Prior to administering EDTA infusion, the practitioner will perform a series of tests to assess whether the patient's condition can benefit from this therapy and if it is a suitable remedy.
A comprehensive personal and family medical history is obtained, with a particular focus on prior health issues and current health status. The patient will be questioned about their diet, lifestyle habits, emotional well-being, exercise routines, stress levels, and a detailed list of symptoms. A thorough physical examination, with an emphasis on the circulatory and respiratory systems, will be conducted.
Subsequent to this, a series of medical tests will be carried out, including an electrocardiogram, chest X-ray, blood tests, urine tests, and dietary assessments. Exercise tolerance tests are used to evaluate the body's response to physical activity. A Doppler (sound wave) examination will provide an initial assessment of the circulatory system.
Once it has been determined that the patient could benefit from EDTA infusion, a series of treatments will be scheduled, typically two or three times per week. Most chelation treatments are performed in a group setting.
The infusion usually takes place in a spacious room with suitable seating. A needle is inserted into a vein, typically in the hand or forearm, though sometimes on the lower leg. This needle is connected to a container hanging from an adjustable stand. Over the course of each 3 1/2-hour treatment, approximately half a liter of fluid is infused. This fluid contains 2 to 3 grams of EDTA, along with any additional minerals or supplements prescribed by the doctor to maintain a balanced blood composition.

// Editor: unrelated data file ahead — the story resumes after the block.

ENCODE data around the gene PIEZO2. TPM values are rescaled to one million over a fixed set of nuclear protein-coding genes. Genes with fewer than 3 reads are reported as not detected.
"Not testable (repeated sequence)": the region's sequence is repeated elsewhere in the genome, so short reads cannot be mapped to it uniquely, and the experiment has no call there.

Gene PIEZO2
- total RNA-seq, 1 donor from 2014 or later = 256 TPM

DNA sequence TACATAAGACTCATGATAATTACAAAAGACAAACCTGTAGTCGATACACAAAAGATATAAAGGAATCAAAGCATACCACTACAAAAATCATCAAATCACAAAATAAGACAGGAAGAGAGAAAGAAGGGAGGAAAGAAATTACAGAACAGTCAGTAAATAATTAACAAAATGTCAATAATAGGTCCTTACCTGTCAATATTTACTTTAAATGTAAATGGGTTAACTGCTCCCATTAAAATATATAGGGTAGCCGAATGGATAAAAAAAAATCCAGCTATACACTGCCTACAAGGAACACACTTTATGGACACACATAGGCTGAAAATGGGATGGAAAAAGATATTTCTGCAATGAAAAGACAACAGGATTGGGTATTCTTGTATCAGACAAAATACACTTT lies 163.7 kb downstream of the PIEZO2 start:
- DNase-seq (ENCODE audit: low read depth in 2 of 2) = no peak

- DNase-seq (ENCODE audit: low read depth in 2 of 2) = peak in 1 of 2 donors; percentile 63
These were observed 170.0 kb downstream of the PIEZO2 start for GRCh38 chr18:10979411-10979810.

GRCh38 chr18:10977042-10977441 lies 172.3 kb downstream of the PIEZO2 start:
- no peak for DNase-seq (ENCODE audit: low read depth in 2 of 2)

Other Substances Administered with EDTA during Chelation Therapy
Based on the patient's medical evaluation, the practitioner will determine which chemicals, herbs, or nutrients might benefit the patient. Subsequently, a customized EDTA infusion mixture will be prepared.
These additives commonly include a complex of B vitamins, vitamin C, magnesium (extremely beneficial for cardiovascular health), and heparin (an anticoagulant sometimes used to prevent clotting at the injection site).
During the infusion, the patient's arm is secured by taping it to a padded board resting on a cushion for comfort. In most cases, the EDTA solution is administered at a rate of one drop per second. Patients usually receive two to three of these infusions each week. The complete treatment regimen may involve anywhere from 20 (for relatively mild issues) to 30 infusions.
Periodic blood and urine screenings are conducted to ensure that the kidneys and other organs are functioning adequately to handle the EDTA detoxification process. In rare cases, follow-up infusions may be necessary, with some patients undergoing as many as 100 infusions.
The body eliminates EDTA primarily through the kidneys (about 95%) and via the bile (approximately 5%). During this process, EDTA also removes toxic metals and free ionic calcium that it has bound to while traversing the circulatory system.